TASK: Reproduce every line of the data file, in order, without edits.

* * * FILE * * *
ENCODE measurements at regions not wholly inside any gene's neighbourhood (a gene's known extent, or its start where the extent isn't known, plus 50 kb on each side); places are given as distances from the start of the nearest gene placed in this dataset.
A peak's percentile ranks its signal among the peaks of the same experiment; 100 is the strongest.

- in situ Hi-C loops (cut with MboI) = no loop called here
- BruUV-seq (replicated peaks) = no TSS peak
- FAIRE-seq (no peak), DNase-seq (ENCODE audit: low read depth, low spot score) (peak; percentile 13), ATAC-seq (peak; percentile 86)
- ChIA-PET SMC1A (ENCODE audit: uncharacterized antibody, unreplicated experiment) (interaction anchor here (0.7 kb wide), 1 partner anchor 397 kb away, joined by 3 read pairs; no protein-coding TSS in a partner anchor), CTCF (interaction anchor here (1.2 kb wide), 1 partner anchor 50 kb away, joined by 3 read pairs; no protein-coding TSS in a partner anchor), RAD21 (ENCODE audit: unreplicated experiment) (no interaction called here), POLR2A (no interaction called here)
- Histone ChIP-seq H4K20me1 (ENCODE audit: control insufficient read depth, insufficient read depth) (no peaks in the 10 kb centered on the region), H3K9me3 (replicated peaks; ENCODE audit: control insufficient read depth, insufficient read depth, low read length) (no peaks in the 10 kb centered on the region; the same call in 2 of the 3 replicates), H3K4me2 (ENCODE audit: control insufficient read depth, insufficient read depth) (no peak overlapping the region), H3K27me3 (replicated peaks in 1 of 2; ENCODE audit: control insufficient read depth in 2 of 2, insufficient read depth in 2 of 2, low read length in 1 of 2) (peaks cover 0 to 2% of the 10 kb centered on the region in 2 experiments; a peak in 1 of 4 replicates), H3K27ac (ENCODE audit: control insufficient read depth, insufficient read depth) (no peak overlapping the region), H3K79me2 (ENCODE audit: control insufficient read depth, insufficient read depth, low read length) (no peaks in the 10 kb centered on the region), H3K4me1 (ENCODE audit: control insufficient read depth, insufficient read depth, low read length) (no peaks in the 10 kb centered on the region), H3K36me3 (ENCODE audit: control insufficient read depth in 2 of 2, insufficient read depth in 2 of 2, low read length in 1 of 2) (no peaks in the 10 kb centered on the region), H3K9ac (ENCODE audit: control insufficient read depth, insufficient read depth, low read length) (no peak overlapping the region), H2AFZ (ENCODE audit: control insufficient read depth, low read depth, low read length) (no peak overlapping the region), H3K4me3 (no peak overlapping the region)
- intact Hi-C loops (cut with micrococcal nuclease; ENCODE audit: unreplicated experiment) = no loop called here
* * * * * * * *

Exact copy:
ENCODE measurements at regions not wholly inside any gene's neighbourhood (a gene's known extent, or its start where the extent isn't known, plus 50 kb on each side); places are given as distances from the start of the nearest gene placed in this dataset.
A peak's percentile ranks its signal among the peaks of the same experiment; 100 is the strongest.

- in situ Hi-C loops (cut with MboI) = no loop called here
- BruUV-seq (replicated peaks) = no TSS peak
- FAIRE-seq (no peak), DNase-seq (ENCODE audit: low read depth, low spot score) (peak; percentile 13), ATAC-seq (peak; percentile 86)
- ChIA-PET SMC1A (ENCODE audit: uncharacterized antibody, unreplicated experiment) (interaction anchor here (0.7 kb wide), 1 partner anchor 397 kb away, joined by 3 read pairs; no protein-coding TSS in a partner anchor), CTCF (interaction anchor here (1.2 kb wide), 1 partner anchor 50 kb away, joined by 3 read pairs; no protein-coding TSS in a partner anchor), RAD21 (ENCODE audit: unreplicated experiment) (no interaction called here), POLR2A (no interaction called here)
- Histone ChIP-seq H4K20me1 (ENCODE audit: control insufficient read depth, insufficient read depth) (no peaks in the 10 kb centered on the region), H3K9me3 (replicated peaks; ENCODE audit: control insufficient read depth, insufficient read depth, low read length) (no peaks in the 10 kb centered on the region; the same call in 2 of the 3 replicates), H3K4me2 (ENCODE audit: control insufficient read depth, insufficient read depth) (no peak overlapping the region), H3K27me3 (replicated peaks in 1 of 2; ENCODE audit: control insufficient read depth in 2 of 2, insufficient read depth in 2 of 2, low read length in 1 of 2) (peaks cover 0 to 2% of the 10 kb centered on the region in 2 experiments; a peak in 1 of 4 replicates), H3K27ac (ENCODE audit: control insufficient read depth, insufficient read depth) (no peak overlapping the region), H3K79me2 (ENCODE audit: control insufficient read depth, insufficient read depth, low read length) (no peaks in the 10 kb centered on the region), H3K4me1 (ENCODE audit: control insufficient read depth, insufficient read depth, low read length) (no peaks in the 10 kb centered on the region), H3K36me3 (ENCODE audit: control insufficient read depth in 2 of 2, insufficient read depth in 2 of 2, low read length in 1 of 2) (no peaks in the 10 kb centered on the region), H3K9ac (ENCODE audit: control insufficient read depth, insufficient read depth, low read length) (no peak overlapping the region), H2AFZ (ENCODE audit: control insufficient read depth, low read depth, low read length) (no peak overlapping the region), H3K4me3 (no peak overlapping the region)
- intact Hi-C loops (cut with micrococcal nuclease; ENCODE audit: unreplicated experiment) = no loop called here